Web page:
Dow surges over 270 points as Fed minutes spur a market rebound

October 8, 2014, 7:56 PM UTC
Dow Jones Average Drops Over 200 Points
NEW YORK, NY - OCTOBER 07: Traders work on the floor of the New York Stock Exchange (NYSE) on October 7, 2014 in New York City. The market had one of its worst days so far in 2014 with the Dow falling 273 points following news of a slowdown in the global economy. (Photo by Spencer Platt/Getty Images)
Photo by Spencer Platt — Getty Images

What a difference a day makes. One day after a market-wide sell-off sent stocks tumbling over global economic concerns, U.S. markets rebounded dramatically after the release of a report suggesting the Federal Reserve will not hasten an interest rate hike.

The Dow Jones Industrial Average closed Wednesday up 275 points, or almost 2%, erasing all the losses seen in the prior session. The spike came a day after the Dow Jones plunged more than 270 points in its worst day since July 31. Wednesday’s jump put the blue-chip index on pace to close trading on the positive side for just the second time in eight days — a stretch that has seen the Dow Jones fall by 1% overall.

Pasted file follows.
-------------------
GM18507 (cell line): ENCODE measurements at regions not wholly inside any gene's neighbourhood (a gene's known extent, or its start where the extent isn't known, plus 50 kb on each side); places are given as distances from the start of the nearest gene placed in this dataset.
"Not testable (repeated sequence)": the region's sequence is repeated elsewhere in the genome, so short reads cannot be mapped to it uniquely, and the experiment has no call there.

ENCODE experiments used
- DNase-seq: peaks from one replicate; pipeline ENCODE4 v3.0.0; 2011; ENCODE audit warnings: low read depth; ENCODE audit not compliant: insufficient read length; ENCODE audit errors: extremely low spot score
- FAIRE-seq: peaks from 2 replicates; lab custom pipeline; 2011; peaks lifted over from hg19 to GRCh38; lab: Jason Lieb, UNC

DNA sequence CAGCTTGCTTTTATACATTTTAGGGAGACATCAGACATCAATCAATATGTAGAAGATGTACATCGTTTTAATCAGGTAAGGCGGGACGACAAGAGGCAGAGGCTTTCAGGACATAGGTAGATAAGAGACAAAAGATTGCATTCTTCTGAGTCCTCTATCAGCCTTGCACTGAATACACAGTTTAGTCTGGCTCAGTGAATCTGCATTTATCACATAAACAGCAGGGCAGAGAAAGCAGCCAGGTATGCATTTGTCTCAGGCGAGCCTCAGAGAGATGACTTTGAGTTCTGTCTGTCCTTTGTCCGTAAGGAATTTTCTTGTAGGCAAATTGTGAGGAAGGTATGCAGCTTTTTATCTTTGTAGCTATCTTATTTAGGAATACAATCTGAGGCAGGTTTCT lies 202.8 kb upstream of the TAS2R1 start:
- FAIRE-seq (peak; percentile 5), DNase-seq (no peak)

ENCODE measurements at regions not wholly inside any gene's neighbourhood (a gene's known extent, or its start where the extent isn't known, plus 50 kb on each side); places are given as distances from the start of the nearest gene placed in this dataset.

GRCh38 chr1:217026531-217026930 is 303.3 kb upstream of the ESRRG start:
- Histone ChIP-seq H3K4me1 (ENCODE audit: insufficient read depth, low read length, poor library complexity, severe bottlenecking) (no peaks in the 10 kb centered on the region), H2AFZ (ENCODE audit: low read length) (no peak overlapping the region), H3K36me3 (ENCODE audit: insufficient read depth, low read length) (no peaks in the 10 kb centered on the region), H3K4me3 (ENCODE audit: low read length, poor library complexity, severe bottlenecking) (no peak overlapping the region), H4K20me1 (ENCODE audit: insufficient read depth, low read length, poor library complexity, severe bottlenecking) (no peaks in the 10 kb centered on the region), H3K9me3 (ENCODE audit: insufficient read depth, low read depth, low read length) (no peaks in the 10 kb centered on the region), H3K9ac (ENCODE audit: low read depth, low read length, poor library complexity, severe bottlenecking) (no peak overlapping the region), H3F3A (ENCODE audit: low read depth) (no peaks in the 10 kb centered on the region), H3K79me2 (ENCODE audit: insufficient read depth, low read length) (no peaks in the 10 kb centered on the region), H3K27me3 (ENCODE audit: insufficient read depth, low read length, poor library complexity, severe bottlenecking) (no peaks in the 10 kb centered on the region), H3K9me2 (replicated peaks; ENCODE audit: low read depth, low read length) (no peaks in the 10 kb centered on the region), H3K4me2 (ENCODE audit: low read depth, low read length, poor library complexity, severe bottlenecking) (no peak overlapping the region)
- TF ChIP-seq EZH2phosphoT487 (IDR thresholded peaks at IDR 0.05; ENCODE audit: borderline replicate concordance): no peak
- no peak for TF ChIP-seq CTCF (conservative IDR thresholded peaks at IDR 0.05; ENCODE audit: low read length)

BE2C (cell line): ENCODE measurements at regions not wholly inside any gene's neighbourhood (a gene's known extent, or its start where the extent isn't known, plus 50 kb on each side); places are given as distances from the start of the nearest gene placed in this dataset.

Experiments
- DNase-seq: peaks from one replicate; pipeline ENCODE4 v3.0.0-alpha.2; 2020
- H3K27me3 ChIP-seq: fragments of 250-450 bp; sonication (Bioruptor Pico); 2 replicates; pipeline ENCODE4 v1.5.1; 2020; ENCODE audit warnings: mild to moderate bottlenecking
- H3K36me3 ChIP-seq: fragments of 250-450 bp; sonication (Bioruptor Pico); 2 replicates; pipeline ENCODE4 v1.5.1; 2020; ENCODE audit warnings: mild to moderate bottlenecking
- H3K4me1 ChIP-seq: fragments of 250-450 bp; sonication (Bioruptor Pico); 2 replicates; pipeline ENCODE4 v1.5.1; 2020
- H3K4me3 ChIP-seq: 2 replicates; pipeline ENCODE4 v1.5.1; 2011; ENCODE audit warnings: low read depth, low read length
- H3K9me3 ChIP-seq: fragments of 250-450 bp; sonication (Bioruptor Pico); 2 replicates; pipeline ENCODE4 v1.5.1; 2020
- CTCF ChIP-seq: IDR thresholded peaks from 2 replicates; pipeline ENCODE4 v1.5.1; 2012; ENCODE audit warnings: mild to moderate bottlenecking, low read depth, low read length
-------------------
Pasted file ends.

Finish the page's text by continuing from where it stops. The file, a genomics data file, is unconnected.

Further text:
Earlier Wednesday the Dow had fallen as much as 56 points. Both the S&P 500 and Nasdaq also experienced rebounds Wednesday after they each fell by at least 1.5% on Tuesday.

The boost came after the Fed’s highly-anticipated release of minutes from its September policy meeting. The report showed that a number of Fed officials at that meeting forecasted slower growth for the U.S. economy due to economic concerns overseas and a strengthened U.S. dollar. By taking a more dovish stance on the economy, the Fed offered hope to investors who had been worried that a planned interest rate hike would happen sooner than expected in 2015.

Investors’ concerns over the pending rate hike have made for a volatile past month for U.S. markets, which also got spooked on Tuesday after the International Monetary Fund (IMF) lowered its eurozone outlook for the rest of this year and 2015. However, Fortune’s Geoffrey Smith wrote today that the eurozone economy is not in quite as bad shape as some investors seem to think.

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